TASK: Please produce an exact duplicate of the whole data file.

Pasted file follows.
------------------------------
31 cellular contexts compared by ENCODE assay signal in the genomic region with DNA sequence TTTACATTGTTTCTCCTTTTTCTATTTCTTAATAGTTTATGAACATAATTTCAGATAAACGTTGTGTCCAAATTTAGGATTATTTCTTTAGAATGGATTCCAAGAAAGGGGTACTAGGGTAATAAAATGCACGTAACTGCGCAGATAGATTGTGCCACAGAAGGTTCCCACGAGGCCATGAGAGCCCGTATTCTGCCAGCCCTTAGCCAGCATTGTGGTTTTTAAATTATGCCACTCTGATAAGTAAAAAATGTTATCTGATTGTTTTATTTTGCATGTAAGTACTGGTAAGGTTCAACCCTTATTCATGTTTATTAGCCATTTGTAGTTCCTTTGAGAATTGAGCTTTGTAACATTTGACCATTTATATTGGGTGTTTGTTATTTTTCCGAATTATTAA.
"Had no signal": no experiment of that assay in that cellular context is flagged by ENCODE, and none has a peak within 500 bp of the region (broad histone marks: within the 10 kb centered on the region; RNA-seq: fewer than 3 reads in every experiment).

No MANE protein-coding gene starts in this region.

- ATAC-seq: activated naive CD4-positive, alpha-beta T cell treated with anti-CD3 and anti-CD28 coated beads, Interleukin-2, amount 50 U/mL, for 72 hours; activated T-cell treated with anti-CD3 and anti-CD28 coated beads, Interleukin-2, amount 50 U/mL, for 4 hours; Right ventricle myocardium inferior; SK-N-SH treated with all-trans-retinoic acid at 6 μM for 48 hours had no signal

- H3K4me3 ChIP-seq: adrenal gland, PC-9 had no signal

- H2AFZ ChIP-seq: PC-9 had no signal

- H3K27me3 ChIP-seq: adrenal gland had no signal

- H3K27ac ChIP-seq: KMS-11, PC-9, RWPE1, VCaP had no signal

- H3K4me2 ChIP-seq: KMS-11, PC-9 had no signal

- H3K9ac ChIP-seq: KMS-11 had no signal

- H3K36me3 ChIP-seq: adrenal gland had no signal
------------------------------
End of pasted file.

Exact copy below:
31 cellular contexts compared by ENCODE assay signal in the genomic region with DNA sequence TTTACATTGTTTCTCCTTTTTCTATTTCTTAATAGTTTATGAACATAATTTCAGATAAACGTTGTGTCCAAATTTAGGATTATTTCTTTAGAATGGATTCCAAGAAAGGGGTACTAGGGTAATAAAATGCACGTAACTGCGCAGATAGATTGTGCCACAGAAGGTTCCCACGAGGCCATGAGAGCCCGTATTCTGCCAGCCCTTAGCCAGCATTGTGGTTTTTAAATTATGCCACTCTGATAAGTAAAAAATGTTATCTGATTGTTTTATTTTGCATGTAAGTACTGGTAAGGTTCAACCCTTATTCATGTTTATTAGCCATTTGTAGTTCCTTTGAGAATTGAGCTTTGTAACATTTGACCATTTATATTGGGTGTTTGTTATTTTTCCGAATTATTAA.
"Had no signal": no experiment of that assay in that cellular context is flagged by ENCODE, and none has a peak within 500 bp of the region (broad histone marks: within the 10 kb centered on the region; RNA-seq: fewer than 3 reads in every experiment).

No MANE protein-coding gene starts in this region.

- ATAC-seq: activated naive CD4-positive, alpha-beta T cell treated with anti-CD3 and anti-CD28 coated beads, Interleukin-2, amount 50 U/mL, for 72 hours; activated T-cell treated with anti-CD3 and anti-CD28 coated beads, Interleukin-2, amount 50 U/mL, for 4 hours; Right ventricle myocardium inferior; SK-N-SH treated with all-trans-retinoic acid at 6 μM for 48 hours had no signal

- H3K4me3 ChIP-seq: adrenal gland, PC-9 had no signal

- H2AFZ ChIP-seq: PC-9 had no signal

- H3K27me3 ChIP-seq: adrenal gland had no signal

- H3K27ac ChIP-seq: KMS-11, PC-9, RWPE1, VCaP had no signal

- H3K4me2 ChIP-seq: KMS-11, PC-9 had no signal

- H3K9ac ChIP-seq: KMS-11 had no signal

- H3K36me3 ChIP-seq: adrenal gland had no signal